In September last year, the BOJ started the now apparently troubled experiment of trying to control not just short-term interest rates but also the entire yield curve. It targeted a 10-year yield of about 0% (it was negative at the time). Analysts believed that this would mean a range between -0.1% and +0.1%, and that if the yield rose to +0.1%, the BOJ would throw its weight around and buy.

But the fact that the BOJ allowed the yield to go above that imaginary line signaled to the markets that it no longer has the intention of capping the yield at +0.1%, that in fact the BOJ has stepped back.

To continue reading; Markets Smell a Rat as Central Banks Dither

 

Don’t Bet on Deflation Lasting Forever… by Bill Bonner

By now the emperor is naked and should have been arrested for indecent exposure: the world’s central banks’ have utterly failed to spark anything resembling a normal business-cycle upswing. From Bill Bonner at bonnerandpartners.com:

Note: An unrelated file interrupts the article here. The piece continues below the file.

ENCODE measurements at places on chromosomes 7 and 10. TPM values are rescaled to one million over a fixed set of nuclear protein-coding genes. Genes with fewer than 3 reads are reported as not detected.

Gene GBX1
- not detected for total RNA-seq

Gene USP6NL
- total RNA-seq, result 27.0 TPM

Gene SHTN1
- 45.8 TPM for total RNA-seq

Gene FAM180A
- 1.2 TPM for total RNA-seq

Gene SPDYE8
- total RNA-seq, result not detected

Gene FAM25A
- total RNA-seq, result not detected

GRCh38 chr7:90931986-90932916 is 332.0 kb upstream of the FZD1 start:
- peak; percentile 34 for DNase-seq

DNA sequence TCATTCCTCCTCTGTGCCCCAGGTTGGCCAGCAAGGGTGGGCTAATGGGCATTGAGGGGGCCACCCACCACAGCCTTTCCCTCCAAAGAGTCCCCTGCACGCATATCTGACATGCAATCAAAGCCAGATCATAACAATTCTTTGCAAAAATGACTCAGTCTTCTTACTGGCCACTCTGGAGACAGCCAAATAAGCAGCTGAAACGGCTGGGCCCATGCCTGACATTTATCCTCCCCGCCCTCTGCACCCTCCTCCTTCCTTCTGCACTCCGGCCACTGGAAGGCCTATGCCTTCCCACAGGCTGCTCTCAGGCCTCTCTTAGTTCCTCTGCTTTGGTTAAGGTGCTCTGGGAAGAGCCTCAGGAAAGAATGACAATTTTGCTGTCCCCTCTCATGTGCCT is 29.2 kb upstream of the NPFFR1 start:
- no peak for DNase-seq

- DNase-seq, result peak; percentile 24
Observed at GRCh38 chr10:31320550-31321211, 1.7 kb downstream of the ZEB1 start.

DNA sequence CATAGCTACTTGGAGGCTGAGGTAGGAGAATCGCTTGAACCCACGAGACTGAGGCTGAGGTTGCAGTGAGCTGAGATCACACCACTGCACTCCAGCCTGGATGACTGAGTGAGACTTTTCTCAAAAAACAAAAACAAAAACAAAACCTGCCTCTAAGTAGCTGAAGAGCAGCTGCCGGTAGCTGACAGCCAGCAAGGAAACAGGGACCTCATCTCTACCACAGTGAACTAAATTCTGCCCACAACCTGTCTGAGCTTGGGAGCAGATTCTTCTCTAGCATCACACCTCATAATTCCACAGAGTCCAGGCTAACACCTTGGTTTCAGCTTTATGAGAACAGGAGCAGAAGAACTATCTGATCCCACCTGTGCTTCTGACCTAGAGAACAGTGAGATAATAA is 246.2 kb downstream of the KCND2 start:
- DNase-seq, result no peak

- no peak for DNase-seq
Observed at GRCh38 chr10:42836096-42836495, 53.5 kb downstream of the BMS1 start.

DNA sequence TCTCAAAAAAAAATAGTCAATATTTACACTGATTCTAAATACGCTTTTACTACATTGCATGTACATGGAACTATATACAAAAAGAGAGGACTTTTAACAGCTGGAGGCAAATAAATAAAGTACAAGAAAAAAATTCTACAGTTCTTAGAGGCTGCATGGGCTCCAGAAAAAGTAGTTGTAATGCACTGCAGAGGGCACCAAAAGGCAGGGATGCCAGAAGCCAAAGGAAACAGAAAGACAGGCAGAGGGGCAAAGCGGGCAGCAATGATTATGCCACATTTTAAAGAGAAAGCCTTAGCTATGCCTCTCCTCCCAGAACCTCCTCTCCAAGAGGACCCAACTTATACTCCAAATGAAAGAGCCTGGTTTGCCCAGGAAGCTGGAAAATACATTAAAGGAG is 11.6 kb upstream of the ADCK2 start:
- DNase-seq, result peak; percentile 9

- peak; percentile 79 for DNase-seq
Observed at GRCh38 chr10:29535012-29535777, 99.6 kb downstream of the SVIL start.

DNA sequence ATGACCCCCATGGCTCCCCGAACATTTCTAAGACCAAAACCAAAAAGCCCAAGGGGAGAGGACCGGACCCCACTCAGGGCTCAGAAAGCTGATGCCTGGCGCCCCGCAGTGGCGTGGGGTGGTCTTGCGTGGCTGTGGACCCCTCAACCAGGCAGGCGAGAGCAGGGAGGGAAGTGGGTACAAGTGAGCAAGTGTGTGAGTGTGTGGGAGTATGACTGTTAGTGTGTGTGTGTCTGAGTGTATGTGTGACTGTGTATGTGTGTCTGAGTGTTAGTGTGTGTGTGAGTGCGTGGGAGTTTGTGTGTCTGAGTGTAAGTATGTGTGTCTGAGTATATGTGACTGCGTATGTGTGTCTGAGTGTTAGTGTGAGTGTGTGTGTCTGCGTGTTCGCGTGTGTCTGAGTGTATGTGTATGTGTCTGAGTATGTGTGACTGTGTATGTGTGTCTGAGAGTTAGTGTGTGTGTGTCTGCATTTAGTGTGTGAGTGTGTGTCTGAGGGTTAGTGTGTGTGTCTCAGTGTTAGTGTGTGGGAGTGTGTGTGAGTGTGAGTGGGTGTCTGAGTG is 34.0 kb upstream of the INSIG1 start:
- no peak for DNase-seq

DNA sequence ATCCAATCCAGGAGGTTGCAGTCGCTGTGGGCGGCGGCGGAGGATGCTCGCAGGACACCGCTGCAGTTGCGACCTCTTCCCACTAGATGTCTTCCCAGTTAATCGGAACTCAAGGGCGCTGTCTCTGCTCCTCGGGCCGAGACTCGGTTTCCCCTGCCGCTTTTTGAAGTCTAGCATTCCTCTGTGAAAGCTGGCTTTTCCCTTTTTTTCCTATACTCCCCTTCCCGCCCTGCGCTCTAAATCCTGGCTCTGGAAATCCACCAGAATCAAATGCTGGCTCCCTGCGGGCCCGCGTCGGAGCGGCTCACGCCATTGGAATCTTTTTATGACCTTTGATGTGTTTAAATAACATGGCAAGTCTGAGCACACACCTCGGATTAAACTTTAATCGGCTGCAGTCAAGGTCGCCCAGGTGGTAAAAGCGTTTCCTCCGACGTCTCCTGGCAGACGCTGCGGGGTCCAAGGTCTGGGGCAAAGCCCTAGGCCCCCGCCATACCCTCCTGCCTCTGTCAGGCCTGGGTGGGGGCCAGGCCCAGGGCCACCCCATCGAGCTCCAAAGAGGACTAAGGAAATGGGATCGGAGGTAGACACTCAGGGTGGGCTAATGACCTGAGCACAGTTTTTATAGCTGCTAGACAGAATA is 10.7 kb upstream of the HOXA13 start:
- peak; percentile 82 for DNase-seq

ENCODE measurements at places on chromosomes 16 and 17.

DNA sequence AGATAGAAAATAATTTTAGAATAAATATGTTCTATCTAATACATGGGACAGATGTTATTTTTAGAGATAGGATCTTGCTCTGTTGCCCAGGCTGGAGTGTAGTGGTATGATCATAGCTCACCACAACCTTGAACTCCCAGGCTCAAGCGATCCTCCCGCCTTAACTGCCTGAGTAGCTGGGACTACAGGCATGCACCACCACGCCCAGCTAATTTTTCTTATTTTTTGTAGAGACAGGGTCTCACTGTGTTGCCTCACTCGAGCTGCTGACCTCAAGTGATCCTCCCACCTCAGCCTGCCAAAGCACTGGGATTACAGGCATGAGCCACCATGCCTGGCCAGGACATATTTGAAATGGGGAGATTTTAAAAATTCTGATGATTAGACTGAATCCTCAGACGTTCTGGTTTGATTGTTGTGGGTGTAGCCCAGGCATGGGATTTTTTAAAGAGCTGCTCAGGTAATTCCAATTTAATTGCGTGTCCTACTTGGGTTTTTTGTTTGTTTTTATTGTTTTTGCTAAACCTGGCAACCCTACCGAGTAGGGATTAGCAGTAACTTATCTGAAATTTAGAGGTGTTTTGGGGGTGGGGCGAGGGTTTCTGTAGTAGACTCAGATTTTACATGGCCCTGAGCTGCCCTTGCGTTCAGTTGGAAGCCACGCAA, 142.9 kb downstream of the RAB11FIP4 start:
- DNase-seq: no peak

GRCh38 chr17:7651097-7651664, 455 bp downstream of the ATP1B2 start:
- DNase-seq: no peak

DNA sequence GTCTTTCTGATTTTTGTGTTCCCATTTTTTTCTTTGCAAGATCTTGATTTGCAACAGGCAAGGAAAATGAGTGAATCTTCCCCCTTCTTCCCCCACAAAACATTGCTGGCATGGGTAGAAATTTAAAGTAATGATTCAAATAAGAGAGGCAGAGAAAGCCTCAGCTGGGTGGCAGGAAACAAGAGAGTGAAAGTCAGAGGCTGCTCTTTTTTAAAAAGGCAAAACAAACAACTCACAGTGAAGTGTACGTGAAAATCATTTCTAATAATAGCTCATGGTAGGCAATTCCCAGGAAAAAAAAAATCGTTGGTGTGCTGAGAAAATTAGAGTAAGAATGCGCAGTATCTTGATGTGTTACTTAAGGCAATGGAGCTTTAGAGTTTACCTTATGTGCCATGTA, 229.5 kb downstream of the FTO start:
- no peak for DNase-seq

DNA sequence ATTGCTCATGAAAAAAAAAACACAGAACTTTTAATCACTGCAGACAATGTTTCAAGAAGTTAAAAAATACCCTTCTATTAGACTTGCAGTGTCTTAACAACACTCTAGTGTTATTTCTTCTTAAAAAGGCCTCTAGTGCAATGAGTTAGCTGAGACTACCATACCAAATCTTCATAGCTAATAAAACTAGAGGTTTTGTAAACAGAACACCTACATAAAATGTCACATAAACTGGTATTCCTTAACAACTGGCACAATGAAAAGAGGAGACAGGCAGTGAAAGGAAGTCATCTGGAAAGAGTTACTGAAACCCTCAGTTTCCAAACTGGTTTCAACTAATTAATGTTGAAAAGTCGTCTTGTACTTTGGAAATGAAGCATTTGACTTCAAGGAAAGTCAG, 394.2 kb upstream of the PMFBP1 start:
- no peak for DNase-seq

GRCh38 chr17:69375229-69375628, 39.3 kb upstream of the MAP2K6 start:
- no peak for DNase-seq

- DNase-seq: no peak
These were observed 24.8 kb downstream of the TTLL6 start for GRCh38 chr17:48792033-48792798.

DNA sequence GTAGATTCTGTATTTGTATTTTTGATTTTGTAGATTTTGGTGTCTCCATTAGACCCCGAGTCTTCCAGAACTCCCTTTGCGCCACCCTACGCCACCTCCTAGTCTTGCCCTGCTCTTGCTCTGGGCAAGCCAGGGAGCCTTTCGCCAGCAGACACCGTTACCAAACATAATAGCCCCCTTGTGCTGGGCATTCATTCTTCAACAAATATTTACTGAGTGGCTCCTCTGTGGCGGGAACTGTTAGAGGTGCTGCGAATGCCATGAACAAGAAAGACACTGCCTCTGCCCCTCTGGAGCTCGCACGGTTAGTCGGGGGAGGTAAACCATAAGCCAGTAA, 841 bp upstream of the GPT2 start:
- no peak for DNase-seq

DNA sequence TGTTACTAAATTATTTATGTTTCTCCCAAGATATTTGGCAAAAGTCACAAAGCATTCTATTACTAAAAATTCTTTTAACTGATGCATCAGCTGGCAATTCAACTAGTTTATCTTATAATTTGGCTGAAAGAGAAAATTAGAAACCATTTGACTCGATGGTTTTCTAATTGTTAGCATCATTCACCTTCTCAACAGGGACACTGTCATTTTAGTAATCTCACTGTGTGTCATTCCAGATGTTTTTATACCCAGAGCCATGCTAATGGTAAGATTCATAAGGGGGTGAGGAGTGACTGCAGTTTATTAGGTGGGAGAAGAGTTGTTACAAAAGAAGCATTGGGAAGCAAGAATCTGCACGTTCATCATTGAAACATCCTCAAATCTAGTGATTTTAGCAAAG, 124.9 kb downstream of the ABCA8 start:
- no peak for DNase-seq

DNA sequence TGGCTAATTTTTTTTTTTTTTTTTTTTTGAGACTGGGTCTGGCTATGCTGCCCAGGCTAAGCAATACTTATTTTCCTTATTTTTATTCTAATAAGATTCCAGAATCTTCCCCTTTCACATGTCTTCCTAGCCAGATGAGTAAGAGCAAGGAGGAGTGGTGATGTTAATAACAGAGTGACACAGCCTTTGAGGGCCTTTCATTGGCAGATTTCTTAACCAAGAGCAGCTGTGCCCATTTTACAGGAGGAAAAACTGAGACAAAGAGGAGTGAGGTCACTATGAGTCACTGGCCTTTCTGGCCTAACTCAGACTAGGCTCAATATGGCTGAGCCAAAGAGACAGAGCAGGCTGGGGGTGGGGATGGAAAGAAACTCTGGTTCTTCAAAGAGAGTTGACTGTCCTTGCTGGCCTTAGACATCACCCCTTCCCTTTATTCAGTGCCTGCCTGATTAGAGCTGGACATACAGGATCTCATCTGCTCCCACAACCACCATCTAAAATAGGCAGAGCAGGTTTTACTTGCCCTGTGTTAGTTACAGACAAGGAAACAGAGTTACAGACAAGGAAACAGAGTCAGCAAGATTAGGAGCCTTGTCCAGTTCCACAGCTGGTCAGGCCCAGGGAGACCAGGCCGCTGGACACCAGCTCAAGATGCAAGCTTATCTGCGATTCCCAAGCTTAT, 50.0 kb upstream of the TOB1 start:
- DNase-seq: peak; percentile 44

OUZILLY, France – Imagine the poor economist without a sense of humor.

How he must suffer!

This week was to be dominated by central banks. Two big ones – the Bank of Japan (BoJ) and the Fed – were to make important policy announcements.

The speculators placed their bets, front-running the news, and sat on the edge of their chairs.

More Mumbo-Jumbo

This morning, the BoJ came out with more mumbo-jumbo.

“Yield curve control,” it promised.

The central bank says it will target a 0% yield on 10-year Japanese government bonds.

It added that it would continue buying the nation’s stocks (by way of exchange-traded funds) and charging a negative interest rate of 0.1% on the accounts banks keep with it.

Japan’s stock market crashed in 1989. Since then, the no-luck Japanese have had sluggish growth, recession, and on-again/off-again deflation.